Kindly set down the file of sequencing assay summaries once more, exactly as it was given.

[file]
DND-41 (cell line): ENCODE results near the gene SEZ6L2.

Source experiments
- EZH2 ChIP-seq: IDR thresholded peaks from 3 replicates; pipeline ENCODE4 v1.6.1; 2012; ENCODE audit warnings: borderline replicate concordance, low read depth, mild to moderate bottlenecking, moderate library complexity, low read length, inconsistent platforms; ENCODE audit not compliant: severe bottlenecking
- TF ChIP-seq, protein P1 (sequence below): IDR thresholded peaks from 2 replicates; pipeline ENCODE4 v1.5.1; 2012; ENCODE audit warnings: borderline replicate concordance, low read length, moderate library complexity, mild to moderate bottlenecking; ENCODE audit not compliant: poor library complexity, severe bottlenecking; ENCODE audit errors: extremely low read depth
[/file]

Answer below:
DND-41 (cell line): ENCODE results near the gene SEZ6L2.

Source experiments
- EZH2 ChIP-seq: IDR thresholded peaks from 3 replicates; pipeline ENCODE4 v1.6.1; 2012; ENCODE audit warnings: borderline replicate concordance, low read depth, mild to moderate bottlenecking, moderate library complexity, low read length, inconsistent platforms; ENCODE audit not compliant: severe bottlenecking
- TF ChIP-seq, protein P1 (sequence below): IDR thresholded peaks from 2 replicates; pipeline ENCODE4 v1.5.1; 2012; ENCODE audit warnings: borderline replicate concordance, low read length, moderate library complexity, mild to moderate bottlenecking; ENCODE audit not compliant: poor library complexity, severe bottlenecking; ENCODE audit errors: extremely low read depth